Digitising Contemporary Art
Meemoo – formerly PACKED vzw – coordinated the Digitising Contemporary Art project from January 2011 until June 2013. This project was all about digitising contemporary art collections from European museums and arts institutes, and making them accessible online.
Digitising Contemporary Art, as the name suggests, was aimed at the digitisation of contemporary art, i.e. art produced since 1945. These types of artworks were still largely absent from Europeana, the European cultural heritage platform, and this project wanted to fill the gap in this collection.
We did this by digitising art objects from 21 collections from small- to medium-sized museums and arts institutes in 12 European countries. These were mainly museums and institutes that needed help with the digitisation process and their contribution to Europeana. The digitised works of art provide a clear overview of European contemporary art and its place in our cultural heritage, and include masterpieces from important European artists, such as Marina Abramović (Serbia), Wim Delvoye (Belgium) and Pierre Bismuth (France).
Digitising Contemporary Art was funded by the European Commission and had a project team consisting of 21 museums and arts institutes, four technical institutes, and us.
We coordinated the project and provided expertise in the field of digitising artworks and making collections accessible online, and helped to write up a digitisation workflow and guidelines for digitising different types of contemporary artworks. As an expertise centre in Belgium, we also tried to convince relevant institutions from our own country to also collaborate on the project. Mu.ZEE (Art Museum at the Seaside), ARGOS (Centre for Audiovisual Arts), KMSKB (Royal Museums of Fine Arts of Belgium) and MAC (Grand-Hornu - Museum of Contemporary Art) were among those who joined the project.
The main aim of the Digitising Contemporary Art project was to make contemporary art objects accessible and searchable via Europeana. A total of 26,921 artworks – paintings, photos, sculptures, installations and videos – and 1,857 context documents were digitised in a corpus of high-quality reproductions. This corpus was then made accessible on Europeana through the use of metadata, thumbnails and direct links to the artwork reproductions. We also ensured that the rights for all the available content were released where possible.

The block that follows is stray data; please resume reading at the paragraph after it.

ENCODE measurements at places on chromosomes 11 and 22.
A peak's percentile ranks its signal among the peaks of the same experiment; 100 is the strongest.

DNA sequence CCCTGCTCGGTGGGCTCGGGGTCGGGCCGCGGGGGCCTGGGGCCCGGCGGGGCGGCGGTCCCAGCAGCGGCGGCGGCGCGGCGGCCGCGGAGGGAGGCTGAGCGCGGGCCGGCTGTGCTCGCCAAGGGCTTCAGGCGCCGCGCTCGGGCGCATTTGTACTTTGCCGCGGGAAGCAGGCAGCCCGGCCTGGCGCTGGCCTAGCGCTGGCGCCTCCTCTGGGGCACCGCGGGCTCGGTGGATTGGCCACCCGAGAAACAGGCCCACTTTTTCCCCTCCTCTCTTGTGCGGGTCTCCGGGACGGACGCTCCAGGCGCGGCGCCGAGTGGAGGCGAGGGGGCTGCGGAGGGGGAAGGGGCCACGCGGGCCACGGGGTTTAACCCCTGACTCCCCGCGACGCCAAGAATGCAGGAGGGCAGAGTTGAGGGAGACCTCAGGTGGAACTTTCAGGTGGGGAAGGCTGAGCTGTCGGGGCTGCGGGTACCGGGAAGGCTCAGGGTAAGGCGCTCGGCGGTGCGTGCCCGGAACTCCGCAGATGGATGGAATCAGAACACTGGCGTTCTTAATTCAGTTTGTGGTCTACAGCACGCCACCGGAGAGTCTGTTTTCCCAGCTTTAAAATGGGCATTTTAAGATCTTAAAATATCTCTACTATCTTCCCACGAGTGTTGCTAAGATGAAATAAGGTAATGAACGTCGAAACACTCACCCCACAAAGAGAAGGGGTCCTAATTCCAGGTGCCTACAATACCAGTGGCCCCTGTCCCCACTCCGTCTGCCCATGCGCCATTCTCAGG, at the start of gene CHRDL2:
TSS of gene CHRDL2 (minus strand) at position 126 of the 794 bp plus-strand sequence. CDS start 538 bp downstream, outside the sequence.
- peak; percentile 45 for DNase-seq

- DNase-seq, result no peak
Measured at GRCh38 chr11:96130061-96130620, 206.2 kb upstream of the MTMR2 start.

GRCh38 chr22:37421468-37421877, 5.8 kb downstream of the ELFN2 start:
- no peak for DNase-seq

Important points for attention in the project were:
the choice of specifications for digitisation and metadata;
making them interoperable;
finding an aggregation solution for each partner institute;
the exchange with Europeana.
Project partners’ expertise and tools were counted in for this.
The project’s most significant outcome is the improved access to contemporary art in Europeana, which will contribute to the preservation of the artworks in the corpus and a better understanding of contemporary art’s valuable place in European cultural heritage.
Various museums and institutes in Europe
IBBT (now imec), Belgium;
ARGOS centre for audiovisual arts, Belgium;
Royal Museums of Fine Arts in Belgium (MRBAB);
Grand-Hornu - Museum of Contemporary Art (MAC), Belgium;
Mu.ZEE - Art Museum at the Seaside, Belgium;
Karlsruhe University of Arts and Design (HfG), Germany;
European Media Art Festival (EMAF), Germany;
National Technical University of Athens (NTUA), Greece;
Macedonian Museum of Contemporary Art (MMCA), Greece;
Frissiras Museum, Greece;
National Gallery - Alexandros Soutzos Museum (EPMAS), Greece;
National Gallery of Iceland (Listasafn), Iceland;
Reykjavik Art Museum (RAM), Iceland;
Museum of Modern and Contemporary Art (MMSU) Croatia;
Latvian Centre for Contemporary Art (LCCA), Lithuania;
Netherlands Media Art Institute (NIMk), the Netherlands;
Museum Boijmans Van Beuningen, the Netherlands;
WRO Media Art Center Foundation, Poland;
Fundação Serralves, Portugal;
Ars Electronica Linz, Austria;
Museum of Modern Art (MG), Slovenia;
Fundació Antoni Tàpies, Spain.